Evidence-based research shows that students are more motivated, stay on task longer and learn more effectively when they are active.
The School Sport Unit partners a range of universities, academics and other government agencies to ensure that the professional learning opportunities and resources it offers to teachers are current, evidence-based and contribute to improved student outcomes.
The various studies and the professional learning opportunities that the Sport Unit supports are outlined below. Principals are encouraged to consider the benefits of physical activity on lifelong learning and health and to provide classroom teachers and school leaders with opportunities to improve their teaching and learning practices.
Led by Nicholas Riley at the University of Newcastle EASY Minds (Encouraging Activity to Stimulate Young Minds) tested the effect of physical activity on student engagement and behaviour during mathematics lessons in Stage 3. Dr Riley is currently investigating how learning outcomes are improved when teachers adopt stage appropriate strategies and resources to embed physical activity in cross curricula learning.
Mathematics has been the focus KLA for the previous and current study but plans are underway to provide teachers with ideas and resources for English lessons during 2017.
Watch this video to see how Thinking while Moving has emerged from a research study to being a NESA registered workshop with ideas for all stages of learning.
Go to MyPL to find a workshop near you!
Developed as a partnership between the Australian Catholic University (ACU) and the University of Newcastle (UoN) iPLAY aims to increase physical activity levels of primary school students through an on-line teacher-focused professional learning program supported by mentors and school leaders.
Associate Professor Chris Lonsdale (ACU) and Professor David Lubans (UoN) have collaborated to design and test explicit teaching practices and learning modules to enrich planned and incidental school-based physical activity experiences for both teachers and students.
iPLAY has a whole-of-school focus and provides teacher learning accredited by NESA at both the Proficient and the Highly Accomplished career stages.
Explore the iPLAY website to learn more about the research study and how your school can sign up to be part of this exciting program.
Based on the NEAT and ATLAS studies conducted by the University of Newcastle the School Sport Unit has developed and registered a workshop known as Resistance Training for Teens. The workshop provides innovative training and motivation for teachers to both role model and teach health and fitness in either school sport and/or PDHPE sessions.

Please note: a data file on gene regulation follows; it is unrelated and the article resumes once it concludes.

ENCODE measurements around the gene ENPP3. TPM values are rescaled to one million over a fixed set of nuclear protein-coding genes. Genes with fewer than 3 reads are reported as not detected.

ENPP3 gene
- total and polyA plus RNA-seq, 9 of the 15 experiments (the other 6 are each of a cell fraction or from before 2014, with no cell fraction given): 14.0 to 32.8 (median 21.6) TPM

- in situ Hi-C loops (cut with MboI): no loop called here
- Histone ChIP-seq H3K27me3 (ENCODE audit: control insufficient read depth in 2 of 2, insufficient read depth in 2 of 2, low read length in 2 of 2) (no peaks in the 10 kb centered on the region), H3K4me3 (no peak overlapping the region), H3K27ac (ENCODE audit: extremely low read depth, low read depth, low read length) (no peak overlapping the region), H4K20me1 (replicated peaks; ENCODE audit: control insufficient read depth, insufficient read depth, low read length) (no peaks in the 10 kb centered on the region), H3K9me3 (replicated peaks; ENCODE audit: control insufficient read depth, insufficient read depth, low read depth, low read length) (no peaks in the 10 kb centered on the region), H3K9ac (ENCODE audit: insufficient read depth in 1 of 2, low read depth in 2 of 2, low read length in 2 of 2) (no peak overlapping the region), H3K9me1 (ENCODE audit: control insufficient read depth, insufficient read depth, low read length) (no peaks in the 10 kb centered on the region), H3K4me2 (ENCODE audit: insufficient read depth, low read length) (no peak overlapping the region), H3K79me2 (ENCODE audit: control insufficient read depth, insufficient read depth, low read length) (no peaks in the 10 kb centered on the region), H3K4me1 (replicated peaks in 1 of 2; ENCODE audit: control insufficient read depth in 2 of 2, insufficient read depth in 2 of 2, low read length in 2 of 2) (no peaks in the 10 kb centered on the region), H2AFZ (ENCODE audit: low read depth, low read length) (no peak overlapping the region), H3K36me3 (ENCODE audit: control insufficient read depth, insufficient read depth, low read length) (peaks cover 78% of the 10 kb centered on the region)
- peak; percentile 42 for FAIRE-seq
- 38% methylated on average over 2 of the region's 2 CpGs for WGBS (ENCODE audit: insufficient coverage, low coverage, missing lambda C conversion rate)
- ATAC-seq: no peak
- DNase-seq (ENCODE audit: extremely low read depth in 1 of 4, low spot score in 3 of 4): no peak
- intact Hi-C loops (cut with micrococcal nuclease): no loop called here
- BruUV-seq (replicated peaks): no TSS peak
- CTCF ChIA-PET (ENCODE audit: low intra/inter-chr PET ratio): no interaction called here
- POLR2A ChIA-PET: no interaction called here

NEAT (girls) and ATLAS (boys) investigated factors affecting adolescents’ engagement with physical activity. In particular they addressed the impact of low levels of perceived competence and poor physical self-concept typical of many adolescents.
A program of planned resistance training sessions and accessible apps emerged from the studies as effective tools in creating and sustaining a positive learning environment for disengaged students. Resistance training is promoted by the School Sport Unit as a foundation concept for lifelong involvement in physical activity.
HAPPY is an inclusive and evidence-based approach to primary school physical activity environments that has been successfully introduced to schools with support from researchers at Macquarie University and the University of Sydney.
As part of the HAPPY training teachers gain confidence and commitment in delivering physical activity sessions in school playground spaces at recess and lunch, promoting more positive relationships between children when engaged in physical activity and providing enhanced peer and teacher social support for physical activity in playground spaces during the school day.
Watch this space for more information about the HAPPY findings.
38 DoE schools have signed up to be part of the Hunter New England Local Health District study known as Physical Activity for Everyone (PA4E1). Schools will be asked to implement seven practices to enhance physical activity opportunities within the school environment. Policy, teaching practice, the school environment as well as community and family considerations will all be addressed by the practices.
Three existing professional learning opportunities - Resistance Training for Teens , Developing procedures for school sport and Reviewing procedures for school sport are offered as part of the study.
Schools interested in strategies to improve student engagement, but are not part of the study, can also attend workshops and use templates provided in the online courses mentioned above. These professional learning experiences also support the implementation of the revised Sport and Physical Activity Policy. Go to MyPL to enrol.